How many people in 2013 still clueless about law school?

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LRGhost
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Re: How many people in 2013 still clueless about law school?

Postby LRGhost » Thu Feb 07, 2013 10:19 pm

TatNurner wrote:You guys raise good points about this widespread ignorance. I've noticed it too. My friend is writing the Feb LSAT. He was talking proudly about how he was PTing in the high 150s. He's a capable guy with a super high GPA. I told him with a better LSAT he has a serious shot at T6 and he nearly slapped me as if I was talking blasphemy.

I cant help but feel like this ignorance is not just limited to law school. It seems like its something structural, something that cuts right across the way society operates in general. We may be just seeing one manifestation of it up close.


You know when your parents told you to go to college and get a degree and get a job?

Yeah, that's the structural problem.

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pruufreadr
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Re: How many people in 2013 still clueless about law school?

Postby pruufreadr » Thu Feb 07, 2013 11:04 pm

My in-laws are stepping-up on hassling my husband about our potential $150,000-$200,000 in debt that we will almost definitely incur and how his future is being ruined because I am insisting on attending law school.

Some people read too many scamblogs.

*My acceptance/rejection letter is in the mail from the University of North Dakota. If I have to borrow anything the total cost over three years will be less than the cost of their bank-owned minivan.

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Re: How many people in 2013 still clueless about law school?

Postby LRGhost » Thu Feb 07, 2013 11:05 pm

pruufreadr wrote:My in-laws are stepping-up on hassling my husband about our potential $150,000-$200,000 in debt that we will almost definitely incur and how his future is being ruined because I am insisting on attending law school.

Some people read too many scamblogs.

*My acceptance/rejection letter is in the mail from the University of North Dakota. If I have to borrow anything the total cost over three years will be less than the cost of their bank-owned minivan.


csb? Did you explain to them that you'd have a scholarship or pay for it out of pocket? Because if not, they're doing the right thing.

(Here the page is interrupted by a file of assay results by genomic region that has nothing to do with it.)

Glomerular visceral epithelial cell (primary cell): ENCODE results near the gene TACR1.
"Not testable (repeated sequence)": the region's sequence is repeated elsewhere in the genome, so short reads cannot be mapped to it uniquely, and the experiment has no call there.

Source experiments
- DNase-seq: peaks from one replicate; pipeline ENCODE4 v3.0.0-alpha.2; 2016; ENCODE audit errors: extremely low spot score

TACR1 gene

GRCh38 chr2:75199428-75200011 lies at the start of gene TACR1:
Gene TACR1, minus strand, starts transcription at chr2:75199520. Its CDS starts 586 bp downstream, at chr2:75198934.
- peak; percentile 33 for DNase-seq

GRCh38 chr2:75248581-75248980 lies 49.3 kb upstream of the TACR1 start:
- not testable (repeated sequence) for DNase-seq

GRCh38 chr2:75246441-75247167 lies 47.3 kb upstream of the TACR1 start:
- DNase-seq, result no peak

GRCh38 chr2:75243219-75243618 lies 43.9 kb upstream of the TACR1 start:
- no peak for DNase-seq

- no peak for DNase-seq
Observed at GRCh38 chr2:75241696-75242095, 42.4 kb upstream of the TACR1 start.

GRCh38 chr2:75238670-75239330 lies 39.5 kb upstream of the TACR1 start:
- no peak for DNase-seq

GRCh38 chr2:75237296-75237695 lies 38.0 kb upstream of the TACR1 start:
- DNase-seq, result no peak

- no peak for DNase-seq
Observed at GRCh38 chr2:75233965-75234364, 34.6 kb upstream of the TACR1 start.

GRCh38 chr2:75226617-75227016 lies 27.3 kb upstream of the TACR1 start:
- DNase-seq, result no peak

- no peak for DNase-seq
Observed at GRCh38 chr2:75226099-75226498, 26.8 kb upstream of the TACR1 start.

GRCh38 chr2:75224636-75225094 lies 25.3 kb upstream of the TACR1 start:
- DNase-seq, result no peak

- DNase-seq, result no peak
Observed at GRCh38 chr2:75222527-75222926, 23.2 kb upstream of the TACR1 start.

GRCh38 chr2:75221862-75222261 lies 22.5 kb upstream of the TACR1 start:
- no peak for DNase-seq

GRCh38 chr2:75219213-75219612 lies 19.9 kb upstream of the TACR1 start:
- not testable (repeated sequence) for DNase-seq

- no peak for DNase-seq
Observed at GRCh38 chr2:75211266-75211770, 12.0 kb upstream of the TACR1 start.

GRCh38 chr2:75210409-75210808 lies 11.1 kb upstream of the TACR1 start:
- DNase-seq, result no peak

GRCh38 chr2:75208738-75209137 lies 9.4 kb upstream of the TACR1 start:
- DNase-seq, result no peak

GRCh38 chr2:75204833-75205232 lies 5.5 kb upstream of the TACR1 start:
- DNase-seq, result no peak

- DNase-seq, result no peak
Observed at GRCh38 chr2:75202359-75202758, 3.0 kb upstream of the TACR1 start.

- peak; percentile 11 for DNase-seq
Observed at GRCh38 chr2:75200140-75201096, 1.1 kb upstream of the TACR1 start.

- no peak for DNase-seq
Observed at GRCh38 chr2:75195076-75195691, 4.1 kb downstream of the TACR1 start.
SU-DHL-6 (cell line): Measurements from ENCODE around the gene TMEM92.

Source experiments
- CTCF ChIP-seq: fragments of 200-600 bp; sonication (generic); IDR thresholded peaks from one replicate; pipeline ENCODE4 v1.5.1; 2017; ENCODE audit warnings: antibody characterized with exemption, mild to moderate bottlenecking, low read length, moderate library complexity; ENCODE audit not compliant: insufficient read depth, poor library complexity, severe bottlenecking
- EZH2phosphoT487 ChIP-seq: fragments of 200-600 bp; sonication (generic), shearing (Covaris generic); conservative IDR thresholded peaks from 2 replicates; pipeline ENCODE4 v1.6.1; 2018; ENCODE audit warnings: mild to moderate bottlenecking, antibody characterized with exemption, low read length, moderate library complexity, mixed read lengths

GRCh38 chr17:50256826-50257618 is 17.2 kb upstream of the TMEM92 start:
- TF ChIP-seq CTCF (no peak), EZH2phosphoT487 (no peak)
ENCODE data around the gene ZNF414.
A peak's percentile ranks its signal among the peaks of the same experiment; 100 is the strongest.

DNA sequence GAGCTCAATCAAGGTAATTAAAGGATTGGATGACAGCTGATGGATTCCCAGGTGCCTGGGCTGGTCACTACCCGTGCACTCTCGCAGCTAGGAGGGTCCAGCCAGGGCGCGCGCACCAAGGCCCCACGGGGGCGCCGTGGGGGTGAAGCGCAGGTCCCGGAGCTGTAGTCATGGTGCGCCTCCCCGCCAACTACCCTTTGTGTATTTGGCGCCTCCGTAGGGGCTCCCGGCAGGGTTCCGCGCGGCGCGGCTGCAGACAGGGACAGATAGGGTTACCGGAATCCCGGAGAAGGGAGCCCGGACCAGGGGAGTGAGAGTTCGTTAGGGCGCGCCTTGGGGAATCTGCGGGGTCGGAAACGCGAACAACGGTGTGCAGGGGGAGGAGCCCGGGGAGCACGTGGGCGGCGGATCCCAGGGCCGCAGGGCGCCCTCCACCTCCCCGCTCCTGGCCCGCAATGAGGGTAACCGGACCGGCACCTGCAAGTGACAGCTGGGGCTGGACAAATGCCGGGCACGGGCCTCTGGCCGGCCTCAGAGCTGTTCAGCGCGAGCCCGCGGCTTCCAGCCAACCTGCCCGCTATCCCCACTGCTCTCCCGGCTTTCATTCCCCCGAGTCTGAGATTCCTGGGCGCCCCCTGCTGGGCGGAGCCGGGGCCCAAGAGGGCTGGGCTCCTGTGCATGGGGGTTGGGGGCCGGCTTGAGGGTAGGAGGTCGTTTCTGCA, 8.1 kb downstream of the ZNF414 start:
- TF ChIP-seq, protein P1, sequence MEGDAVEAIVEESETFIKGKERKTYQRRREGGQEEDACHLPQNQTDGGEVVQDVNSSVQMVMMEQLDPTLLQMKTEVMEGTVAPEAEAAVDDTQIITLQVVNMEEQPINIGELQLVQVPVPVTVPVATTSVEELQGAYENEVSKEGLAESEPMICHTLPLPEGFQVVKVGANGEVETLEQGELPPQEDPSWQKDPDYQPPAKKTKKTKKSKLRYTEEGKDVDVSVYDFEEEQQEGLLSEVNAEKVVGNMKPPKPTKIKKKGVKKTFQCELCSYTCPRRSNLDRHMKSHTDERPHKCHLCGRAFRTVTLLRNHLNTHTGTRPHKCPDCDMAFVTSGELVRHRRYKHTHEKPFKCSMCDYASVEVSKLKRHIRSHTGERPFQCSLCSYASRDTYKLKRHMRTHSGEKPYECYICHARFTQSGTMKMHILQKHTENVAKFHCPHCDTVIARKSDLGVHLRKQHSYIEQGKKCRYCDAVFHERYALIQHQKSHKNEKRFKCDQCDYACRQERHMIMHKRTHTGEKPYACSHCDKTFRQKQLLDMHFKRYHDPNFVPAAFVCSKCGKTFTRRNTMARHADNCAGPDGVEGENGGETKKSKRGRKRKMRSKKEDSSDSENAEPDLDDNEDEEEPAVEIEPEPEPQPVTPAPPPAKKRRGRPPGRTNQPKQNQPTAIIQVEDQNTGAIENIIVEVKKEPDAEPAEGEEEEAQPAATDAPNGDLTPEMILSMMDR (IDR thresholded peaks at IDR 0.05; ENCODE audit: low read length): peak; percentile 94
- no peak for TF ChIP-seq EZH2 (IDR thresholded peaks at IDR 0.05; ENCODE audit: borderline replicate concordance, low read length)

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pruufreadr
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Re: How many people in 2013 still clueless about law school?

Postby pruufreadr » Thu Feb 07, 2013 11:30 pm

LRGhost wrote:
pruufreadr wrote:My in-laws are stepping-up on hassling my husband about our potential $150,000-$200,000 in debt that we will almost definitely incur and how his future is being ruined because I am insisting on attending law school.

csb? Did you explain to them that you'd have a scholarship or pay for it out of pocket? Because if not, they're doing the right thing.


I'm not likely to find a way to spend $150,000 over three years in North Dakota. The snow they have is not the snow you may be used to. In-state at sticker is $10K. On the phone, I've been told that if they accept me, it'd be with a no-stip (2.0/good standing) scholly of some kind. Besides, I am a special snowflake with a previously given TLS OK of UND for my situation.

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Re: How many people in 2013 still clueless about law school?

Postby LRGhost » Thu Feb 07, 2013 11:36 pm

pruufreadr wrote:
LRGhost wrote:
pruufreadr wrote:My in-laws are stepping-up on hassling my husband about our potential $150,000-$200,000 in debt that we will almost definitely incur and how his future is being ruined because I am insisting on attending law school.

csb? Did you explain to them that you'd have a scholarship or pay for it out of pocket? Because if not, they're doing the right thing.


I'm not likely to find a way to spend $150,000 over three years in North Dakota. The snow they have is not the snow you may be used to. In-state at sticker is $10K. On the phone, I've been told that if they accept me, it'd be with a no-stip (2.0/good standing) scholly of some kind. Besides, I am a special snowflake with a previously given TLS OK of UND for my situation.


What I'm saying is that if you didn't tell them that, they can't be blamed for assuming tuition is more than 10k. It's not like they're doing anything wrong for making sure their son and daughter-in-law are financially alright.

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pruufreadr
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Re: How many people in 2013 still clueless about law school?

Postby pruufreadr » Thu Feb 07, 2013 11:43 pm